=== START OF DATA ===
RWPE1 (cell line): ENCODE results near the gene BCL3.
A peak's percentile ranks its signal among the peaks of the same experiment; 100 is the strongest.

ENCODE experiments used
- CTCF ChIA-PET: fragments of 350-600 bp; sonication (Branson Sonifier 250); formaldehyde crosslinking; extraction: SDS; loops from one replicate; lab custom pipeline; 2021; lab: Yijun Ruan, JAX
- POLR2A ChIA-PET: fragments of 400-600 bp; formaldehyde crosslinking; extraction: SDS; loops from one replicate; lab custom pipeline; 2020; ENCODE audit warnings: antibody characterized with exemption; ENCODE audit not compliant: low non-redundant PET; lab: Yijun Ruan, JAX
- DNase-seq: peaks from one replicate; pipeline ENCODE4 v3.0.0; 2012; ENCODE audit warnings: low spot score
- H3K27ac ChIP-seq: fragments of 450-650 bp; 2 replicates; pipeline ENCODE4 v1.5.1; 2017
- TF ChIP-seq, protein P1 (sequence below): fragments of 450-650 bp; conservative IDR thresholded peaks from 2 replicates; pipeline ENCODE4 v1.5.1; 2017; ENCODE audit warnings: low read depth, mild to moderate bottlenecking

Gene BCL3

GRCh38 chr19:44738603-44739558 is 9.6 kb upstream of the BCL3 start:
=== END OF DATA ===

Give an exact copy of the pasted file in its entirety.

RWPE1 (cell line): ENCODE results near the gene BCL3.
A peak's percentile ranks its signal among the peaks of the same experiment; 100 is the strongest.

ENCODE experiments used
- CTCF ChIA-PET: fragments of 350-600 bp; sonication (Branson Sonifier 250); formaldehyde crosslinking; extraction: SDS; loops from one replicate; lab custom pipeline; 2021; lab: Yijun Ruan, JAX
- POLR2A ChIA-PET: fragments of 400-600 bp; formaldehyde crosslinking; extraction: SDS; loops from one replicate; lab custom pipeline; 2020; ENCODE audit warnings: antibody characterized with exemption; ENCODE audit not compliant: low non-redundant PET; lab: Yijun Ruan, JAX
- DNase-seq: peaks from one replicate; pipeline ENCODE4 v3.0.0; 2012; ENCODE audit warnings: low spot score
- H3K27ac ChIP-seq: fragments of 450-650 bp; 2 replicates; pipeline ENCODE4 v1.5.1; 2017
- TF ChIP-seq, protein P1 (sequence below): fragments of 450-650 bp; conservative IDR thresholded peaks from 2 replicates; pipeline ENCODE4 v1.5.1; 2017; ENCODE audit warnings: low read depth, mild to moderate bottlenecking

Gene BCL3

GRCh38 chr19:44738603-44739558 is 9.6 kb upstream of the BCL3 start: